Annually, as citizens of a fast consumption society, we create mass amounts of waste. And whilst households, stores and mass industries have taken steps to ensure a more environmentally friendly way of disposing waste, much of our rubbish still ends up reaching landfills. As our current environment is continuously changing and generating greater waste, how will 2019 differ in the way Australians dispose of their waste and rubbish?
The Current Waste & Rubbish Landscape
The level of waste and rubbish created by Australians is increasing. This may be due to the growing phenomenon of fast consumption. Whilst waste may be increasing, Australians have become more aware of their position and responsibility of employing recycling and environmentally driven actions.
- Australia uses over 10 million plastic bags a day. (War on Waste)
- In the last 2 years, Australian households have gone from recycling 15% of recyclable household waste to 95%. (Cool Australia).
- The average Australian creates just over 2000kgs of waste each year. (The Australian Bureau of Statistics).
- The average Australian family throws out over $3.5k worth of food every year. (War on Waste).
- An estimated 10 million plastic straws are used in a day. (ABC).
- One of the biggest contributors to waste is the incorrect disposable of unwanted household items. (Cool Australia).
The growing amount of waste produced has a significant impact on the environment. The consequences of incorrect or lack of recycling and proper disposal of waste can lead to negative consequences on the natural environment and wildlife.
- 17 million bottles and cans are used by Australians every year and less than half are recycled. (War on Waste).
- It takes around 400 years for plastic to break down in water. (War on Waste).
- Up to 60% of the rubbish that ends up in the landfill could be recycled. (Recycling Guide).
- 1 billion coffee cups are used in Australia every day and most people don’t realise that coffee cups cannot be recycled. (War on Waste).
- Annually, more than 14 billion pounds of garbage is dumped into the ocean. (Rubicon).
- 36,000kgs of clothes are thrown out every hour. (War on Waste).
Social and Economic Impact
Australia’s current climate of increasing waste production can have a serious social and economic impact. The lack of knowledge of appropriate disposal and recycling systems may contribute to an expensive and damaging impact on society.
- More than 2/3 of Australian adults were concerned about the accumulation and disposal of household waste. (ABS).
- 9 out of 10 people would recycle more if it were made easier. (Recycling Guide).
- On average, 1/3 of household rubbish is food waste. (War on Waste).
- Between 20% and 40% of fruit and vegetables are rejected from supermarkets before they even hit the shelves due to cosmetic standards. (Ovo Energy).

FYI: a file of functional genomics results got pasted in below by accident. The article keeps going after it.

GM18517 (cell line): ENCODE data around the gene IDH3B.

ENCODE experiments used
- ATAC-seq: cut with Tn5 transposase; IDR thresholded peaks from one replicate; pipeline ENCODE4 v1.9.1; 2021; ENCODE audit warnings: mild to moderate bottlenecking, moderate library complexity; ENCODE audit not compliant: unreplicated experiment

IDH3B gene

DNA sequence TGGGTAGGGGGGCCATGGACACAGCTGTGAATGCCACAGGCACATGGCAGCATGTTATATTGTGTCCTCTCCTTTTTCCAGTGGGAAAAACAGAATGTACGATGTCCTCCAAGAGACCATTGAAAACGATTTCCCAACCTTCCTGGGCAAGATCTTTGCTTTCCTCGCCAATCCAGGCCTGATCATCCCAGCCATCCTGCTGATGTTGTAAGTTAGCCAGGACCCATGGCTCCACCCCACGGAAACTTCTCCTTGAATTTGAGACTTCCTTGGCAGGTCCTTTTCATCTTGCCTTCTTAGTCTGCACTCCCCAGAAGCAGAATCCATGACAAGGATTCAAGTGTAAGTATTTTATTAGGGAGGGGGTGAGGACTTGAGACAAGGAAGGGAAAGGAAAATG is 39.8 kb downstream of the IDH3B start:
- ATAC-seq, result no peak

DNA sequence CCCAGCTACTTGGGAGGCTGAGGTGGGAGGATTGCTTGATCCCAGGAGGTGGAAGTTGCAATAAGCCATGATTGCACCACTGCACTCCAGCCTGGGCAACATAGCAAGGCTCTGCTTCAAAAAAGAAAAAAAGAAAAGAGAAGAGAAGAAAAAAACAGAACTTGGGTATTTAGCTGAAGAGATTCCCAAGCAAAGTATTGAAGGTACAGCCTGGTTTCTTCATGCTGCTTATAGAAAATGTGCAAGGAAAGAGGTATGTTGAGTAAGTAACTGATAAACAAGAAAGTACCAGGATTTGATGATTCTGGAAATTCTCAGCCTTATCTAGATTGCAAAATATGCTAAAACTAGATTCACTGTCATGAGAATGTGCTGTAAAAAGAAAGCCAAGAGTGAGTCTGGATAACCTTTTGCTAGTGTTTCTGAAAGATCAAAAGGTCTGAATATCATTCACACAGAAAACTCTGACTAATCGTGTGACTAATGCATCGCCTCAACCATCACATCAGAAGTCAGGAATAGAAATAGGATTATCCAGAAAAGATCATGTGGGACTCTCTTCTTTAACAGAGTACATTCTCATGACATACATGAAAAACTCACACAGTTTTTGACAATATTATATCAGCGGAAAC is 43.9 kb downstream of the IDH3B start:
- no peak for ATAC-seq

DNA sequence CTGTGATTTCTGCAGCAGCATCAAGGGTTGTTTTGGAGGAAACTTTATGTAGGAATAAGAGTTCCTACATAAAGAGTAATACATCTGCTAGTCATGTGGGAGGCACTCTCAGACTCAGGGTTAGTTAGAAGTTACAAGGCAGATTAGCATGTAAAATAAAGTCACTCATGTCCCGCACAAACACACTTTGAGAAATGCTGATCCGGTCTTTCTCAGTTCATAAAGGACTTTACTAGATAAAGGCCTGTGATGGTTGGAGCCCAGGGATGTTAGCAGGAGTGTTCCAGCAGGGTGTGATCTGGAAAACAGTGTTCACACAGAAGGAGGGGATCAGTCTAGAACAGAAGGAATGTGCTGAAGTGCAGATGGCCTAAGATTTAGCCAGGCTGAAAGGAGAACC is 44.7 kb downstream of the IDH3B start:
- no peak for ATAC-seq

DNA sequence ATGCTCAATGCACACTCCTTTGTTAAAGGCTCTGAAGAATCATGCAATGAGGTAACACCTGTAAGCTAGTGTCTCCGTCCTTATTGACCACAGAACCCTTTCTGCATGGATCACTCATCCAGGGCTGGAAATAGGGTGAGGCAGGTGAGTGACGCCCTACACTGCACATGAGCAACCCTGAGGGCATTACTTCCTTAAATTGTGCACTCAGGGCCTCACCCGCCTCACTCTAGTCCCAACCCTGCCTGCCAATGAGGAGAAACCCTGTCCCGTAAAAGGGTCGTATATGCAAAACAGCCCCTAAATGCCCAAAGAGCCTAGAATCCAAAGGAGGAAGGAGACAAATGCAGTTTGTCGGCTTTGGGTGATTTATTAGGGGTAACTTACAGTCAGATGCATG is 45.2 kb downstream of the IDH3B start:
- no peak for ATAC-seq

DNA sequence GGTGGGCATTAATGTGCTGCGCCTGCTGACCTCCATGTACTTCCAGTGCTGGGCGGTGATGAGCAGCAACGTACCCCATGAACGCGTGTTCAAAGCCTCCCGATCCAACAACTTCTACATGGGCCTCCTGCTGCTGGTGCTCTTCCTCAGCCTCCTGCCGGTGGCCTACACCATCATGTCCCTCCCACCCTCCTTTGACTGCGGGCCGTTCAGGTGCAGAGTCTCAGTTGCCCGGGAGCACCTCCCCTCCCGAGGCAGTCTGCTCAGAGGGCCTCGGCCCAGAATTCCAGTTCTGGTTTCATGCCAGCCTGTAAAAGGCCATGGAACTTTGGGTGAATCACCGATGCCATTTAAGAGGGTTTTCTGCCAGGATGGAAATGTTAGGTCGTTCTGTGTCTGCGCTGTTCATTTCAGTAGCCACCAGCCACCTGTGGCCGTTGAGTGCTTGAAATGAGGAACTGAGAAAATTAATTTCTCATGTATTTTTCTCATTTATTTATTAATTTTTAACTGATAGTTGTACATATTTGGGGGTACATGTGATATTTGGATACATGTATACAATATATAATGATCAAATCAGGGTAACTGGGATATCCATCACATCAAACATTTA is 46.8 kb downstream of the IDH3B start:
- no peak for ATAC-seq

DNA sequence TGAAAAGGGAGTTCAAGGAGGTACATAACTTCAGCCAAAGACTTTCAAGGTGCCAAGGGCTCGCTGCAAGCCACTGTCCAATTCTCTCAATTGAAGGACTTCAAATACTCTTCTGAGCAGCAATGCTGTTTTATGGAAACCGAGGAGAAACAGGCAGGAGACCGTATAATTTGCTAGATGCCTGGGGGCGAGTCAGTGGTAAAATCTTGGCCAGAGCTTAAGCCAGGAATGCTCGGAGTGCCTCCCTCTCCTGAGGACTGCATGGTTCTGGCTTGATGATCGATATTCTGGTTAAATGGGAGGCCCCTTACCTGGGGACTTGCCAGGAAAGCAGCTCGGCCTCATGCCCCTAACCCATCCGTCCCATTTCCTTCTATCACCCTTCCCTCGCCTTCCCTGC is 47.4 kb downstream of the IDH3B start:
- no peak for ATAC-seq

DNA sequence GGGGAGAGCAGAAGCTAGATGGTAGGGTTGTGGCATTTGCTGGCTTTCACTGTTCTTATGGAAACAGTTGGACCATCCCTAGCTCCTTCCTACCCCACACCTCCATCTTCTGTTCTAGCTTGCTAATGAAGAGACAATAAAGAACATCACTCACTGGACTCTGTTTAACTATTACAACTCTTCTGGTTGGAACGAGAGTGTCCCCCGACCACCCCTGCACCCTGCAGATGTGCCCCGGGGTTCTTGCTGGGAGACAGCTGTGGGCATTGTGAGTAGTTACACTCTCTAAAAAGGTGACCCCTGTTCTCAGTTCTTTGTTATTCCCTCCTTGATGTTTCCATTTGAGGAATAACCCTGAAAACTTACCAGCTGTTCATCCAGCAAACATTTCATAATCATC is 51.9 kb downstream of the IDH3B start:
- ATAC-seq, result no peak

- Over 85% of furniture Australians put on the curb isn’t recycled and is instead sent to landfill. (War on Waste)
Australians are among the highest users of technology globally and the current technological landscape has led to e-waste being one of the fastest growing types of waste produced in Australia.
- The average Australian household generates 73kgs of e-waste a year. (News.com)
- 99% of Australian households have at least one television set. And 55% have a second set. (ABS).
- 700,000 tonnes of e-waste are made in Australia. (War on Waste).
- 95-98% of the components in your computer or television can be fully recycled. (Suez).
- Globally, up to 80% of e-waste is illegally dumped, including microwaves, fridges, ovens, old computers and fridges. (War on Waste).
- If half of the televisions discarded annually were recycled, 23,000 tonnes of CO2 emissions would be saved. (Suez)
- 11,000 tonnes of batteries will end up in landfill every year. (War on Waste).
The amount of rubbish and waste is increasing. However, organisations, businesses, industries and households have begun to dispose of waste and rubbish in an environmentally and economically friendly manner.
- 7-Eleven are working on a system to help recycle the 70 million coffee cups sold each year. (War on Waste).
- More than $200 million has been invested into waste-to-energy projects. (War on Waste).
- In 2018, Woolworths and Coles, two of Australia’s biggest supermarkets banned single use plastic bags from their store. (The Guardian).
- The Australian government is committed to halving food wasted by 2030. (War on Waste).
Waste in the Future
As the world population continues to grow, so does the fast consumption of products and thus, it is predicted that there will be an increase in rubbish and waste production.
- Due to rapid urbanisation, population growth and economic development will push global waste to increase by 70% over the next 30 years. (World Bank).
- By 2030, the amount of household waste will almost double to 3000 million tonnes annually.
- The National Television and Computer Recycling Scheme is expected to boost the recycling rate for e-waste products by 80% by 2021-2022. (ABS).